The National Board convenes in San Francisco to re-energize its efforts to show people why they should be a JACL member.
By P.C. Staff
Action. It’s a term that the JACL has long been familiar with since its inception in 1929. Through the years, that terminology has been used to see the follow-through of great moments in the organization’s history — from civil rights advocacy to redress to supporting landmark court cases.
It’s a term that JACL still recognizes and fights for, clearly now more than ever, as the organization was all about “action” at its latest National Board meeting, conducted at its San Francisco headquarters from Oct. 21-22.
JACL convened to outline a “strategic plan” that opened up a broad discussion about the organization’s mission statement, its vision for the future and how to best ensure its sustainability in an ever-evolving world.
Chief among topics discussed were financial fundraising initiatives, membership goals and ways for all JACL chapters to work together along with the National Board to remain relevant.
“We have a lot of work to do with this organization to re-energize our grassroots network,” said Executive Director David Inoue. “One of my goals is that JACL is known for its political clout and its strength in that area. We are the only Asian American group that has chapter membership across the country. … That’s something I really want to work on to get our chapters and members engaged in this process.”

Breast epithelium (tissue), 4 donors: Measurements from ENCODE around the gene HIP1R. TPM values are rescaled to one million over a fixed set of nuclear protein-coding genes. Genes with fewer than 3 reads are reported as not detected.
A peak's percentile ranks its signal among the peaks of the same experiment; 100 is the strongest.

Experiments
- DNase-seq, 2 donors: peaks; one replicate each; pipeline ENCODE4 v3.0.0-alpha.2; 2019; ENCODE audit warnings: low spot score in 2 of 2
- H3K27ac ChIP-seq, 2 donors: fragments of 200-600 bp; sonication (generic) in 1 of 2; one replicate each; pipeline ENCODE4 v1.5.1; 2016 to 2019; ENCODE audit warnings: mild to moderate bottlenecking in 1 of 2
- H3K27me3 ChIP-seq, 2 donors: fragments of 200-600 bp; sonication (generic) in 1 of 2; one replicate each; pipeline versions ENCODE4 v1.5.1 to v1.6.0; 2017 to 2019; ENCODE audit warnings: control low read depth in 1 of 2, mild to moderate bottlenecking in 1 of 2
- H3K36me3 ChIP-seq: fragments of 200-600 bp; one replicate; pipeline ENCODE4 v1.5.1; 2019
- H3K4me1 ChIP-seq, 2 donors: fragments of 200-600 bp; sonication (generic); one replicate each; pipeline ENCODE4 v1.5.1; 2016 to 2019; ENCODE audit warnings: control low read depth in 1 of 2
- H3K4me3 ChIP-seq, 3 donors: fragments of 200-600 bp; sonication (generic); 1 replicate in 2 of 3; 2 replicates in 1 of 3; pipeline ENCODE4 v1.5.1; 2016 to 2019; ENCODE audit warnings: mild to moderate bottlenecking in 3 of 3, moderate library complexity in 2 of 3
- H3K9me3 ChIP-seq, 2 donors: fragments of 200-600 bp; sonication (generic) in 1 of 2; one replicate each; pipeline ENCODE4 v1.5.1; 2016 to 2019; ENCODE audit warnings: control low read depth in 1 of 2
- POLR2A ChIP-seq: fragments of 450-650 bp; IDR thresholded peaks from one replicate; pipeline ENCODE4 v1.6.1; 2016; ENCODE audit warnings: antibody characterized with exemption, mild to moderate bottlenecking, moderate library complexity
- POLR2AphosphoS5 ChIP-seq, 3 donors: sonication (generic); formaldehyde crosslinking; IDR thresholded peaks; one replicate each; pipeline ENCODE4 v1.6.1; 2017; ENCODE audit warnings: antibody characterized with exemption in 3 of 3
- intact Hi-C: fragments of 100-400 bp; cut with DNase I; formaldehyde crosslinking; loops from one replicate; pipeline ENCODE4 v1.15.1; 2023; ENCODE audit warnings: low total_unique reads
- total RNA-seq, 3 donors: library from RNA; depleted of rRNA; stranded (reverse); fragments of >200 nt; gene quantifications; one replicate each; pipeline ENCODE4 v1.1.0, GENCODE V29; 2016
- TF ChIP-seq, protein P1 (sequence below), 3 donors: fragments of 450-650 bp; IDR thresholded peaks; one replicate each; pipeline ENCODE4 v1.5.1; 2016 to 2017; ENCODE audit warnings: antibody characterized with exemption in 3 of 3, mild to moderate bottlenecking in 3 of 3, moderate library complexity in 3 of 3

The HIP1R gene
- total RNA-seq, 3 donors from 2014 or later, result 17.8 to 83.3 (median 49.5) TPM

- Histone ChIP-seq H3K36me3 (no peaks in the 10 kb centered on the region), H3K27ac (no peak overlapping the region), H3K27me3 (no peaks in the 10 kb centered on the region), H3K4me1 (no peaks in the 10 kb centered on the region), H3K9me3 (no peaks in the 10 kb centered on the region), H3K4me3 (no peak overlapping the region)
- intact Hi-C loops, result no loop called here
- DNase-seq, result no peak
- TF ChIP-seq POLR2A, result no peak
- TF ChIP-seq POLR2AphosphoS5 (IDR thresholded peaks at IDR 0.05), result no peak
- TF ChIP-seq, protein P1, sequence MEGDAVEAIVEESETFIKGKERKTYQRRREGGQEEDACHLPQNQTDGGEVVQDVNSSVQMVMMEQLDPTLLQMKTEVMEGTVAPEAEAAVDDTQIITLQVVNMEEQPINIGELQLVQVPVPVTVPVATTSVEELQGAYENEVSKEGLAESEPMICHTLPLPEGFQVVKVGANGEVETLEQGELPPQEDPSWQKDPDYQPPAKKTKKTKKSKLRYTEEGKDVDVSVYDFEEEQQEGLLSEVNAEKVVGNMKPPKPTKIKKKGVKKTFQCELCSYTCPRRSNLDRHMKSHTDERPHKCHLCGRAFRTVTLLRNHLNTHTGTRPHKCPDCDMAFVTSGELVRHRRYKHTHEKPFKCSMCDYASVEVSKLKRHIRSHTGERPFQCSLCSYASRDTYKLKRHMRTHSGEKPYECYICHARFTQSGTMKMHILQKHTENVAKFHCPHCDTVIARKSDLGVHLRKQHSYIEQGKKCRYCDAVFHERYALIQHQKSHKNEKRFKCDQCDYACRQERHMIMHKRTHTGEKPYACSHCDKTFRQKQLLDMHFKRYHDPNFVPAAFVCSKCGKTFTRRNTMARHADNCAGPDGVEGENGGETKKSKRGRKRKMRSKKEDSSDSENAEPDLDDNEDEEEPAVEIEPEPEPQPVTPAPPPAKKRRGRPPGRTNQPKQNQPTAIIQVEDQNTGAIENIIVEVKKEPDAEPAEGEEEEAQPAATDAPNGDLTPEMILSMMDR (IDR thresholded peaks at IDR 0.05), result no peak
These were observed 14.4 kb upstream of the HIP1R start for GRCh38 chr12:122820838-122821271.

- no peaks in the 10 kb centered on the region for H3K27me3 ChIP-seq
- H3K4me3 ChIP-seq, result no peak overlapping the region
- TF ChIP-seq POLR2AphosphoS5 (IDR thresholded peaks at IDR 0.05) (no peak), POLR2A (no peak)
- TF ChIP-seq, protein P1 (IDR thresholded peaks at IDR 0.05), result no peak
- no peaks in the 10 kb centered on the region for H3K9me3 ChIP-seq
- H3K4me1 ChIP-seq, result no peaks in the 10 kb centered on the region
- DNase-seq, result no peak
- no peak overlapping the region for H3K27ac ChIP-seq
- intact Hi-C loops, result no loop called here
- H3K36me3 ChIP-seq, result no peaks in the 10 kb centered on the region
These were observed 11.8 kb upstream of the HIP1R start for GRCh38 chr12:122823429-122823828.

And it is paying off. Inoue noted that JACL chapters have been working closely together on many important social issues, including grassroots advocacy on the DACA/Dream Act, the Tule Lake Fence Proposal and writing letters to support Fred T. Korematsu Day in New York City in 2018.
Inoue, who officially joined the organization in July, has been working to ensure that all of the organization’s moving parts are in concert with each other.
“We’re all in this for the same reason,” he said. “We love this organization and want it to move forward. We just need to figure out the best way on how to do that.”
As part of the organization’s strategic plan, JACL is working on a fundraising campaign to raise $1 million, as National Secretary-Treasurer Alan Nishi outlined during his report that although the organization’s YTD revenue (as of July 31) exceeds the budget by $217,000, fundraising revenue is still $49,000 below the forecasted amount, the P.C. is $44,000 less than budgeted, grants are $30,000 below budget and membership revenue was $11,000 less than budgeted.
Nishi noted that a general donation of $100,000 and bequest of $90,000, as well as high-performing investment income due to strong market conditions largely accounted for this surge.
“My target is to build at least 20 percent of the budget so that we can stash it away into our reserve funds. It’s set up right now for any surplus to go into the reserve,” Nishi stated.
VP of Membership Haruka Roudebush, along with Membership Coordinator Mariko Fujimoto, outlined an aggressive strategy to increase membership.
Membership is currently at a 2 percent overall decline through Oct. 19, though some chapters have had more than a 10 percent increase. Top-performing chapters include Chicago, Portland, Sacramento, Seattle and Watsonville-Santa Cruz.
Roudebush also announced plans to form a National Membership Committee that would work on objectives to raise membership across all chapters, in addition to collaborating with the NY/SC to launch a social media campaign to raise JACL’s profile and presence with all people.
Looking ahead, VP of General Operations Michelle Amano announced that next year’s National Convention will be held in Philadelphia from July 18-22.
“A big idea within this convention is to make sure that it shows that JACL is relevant, exists and you should be a part of it,” said Philadelphia Board Member Rob Buscher. “Through this convention, we’re hoping to have larger connections with the AAPI community. From a national perspective, we’re hoping to highlight our past and our future.”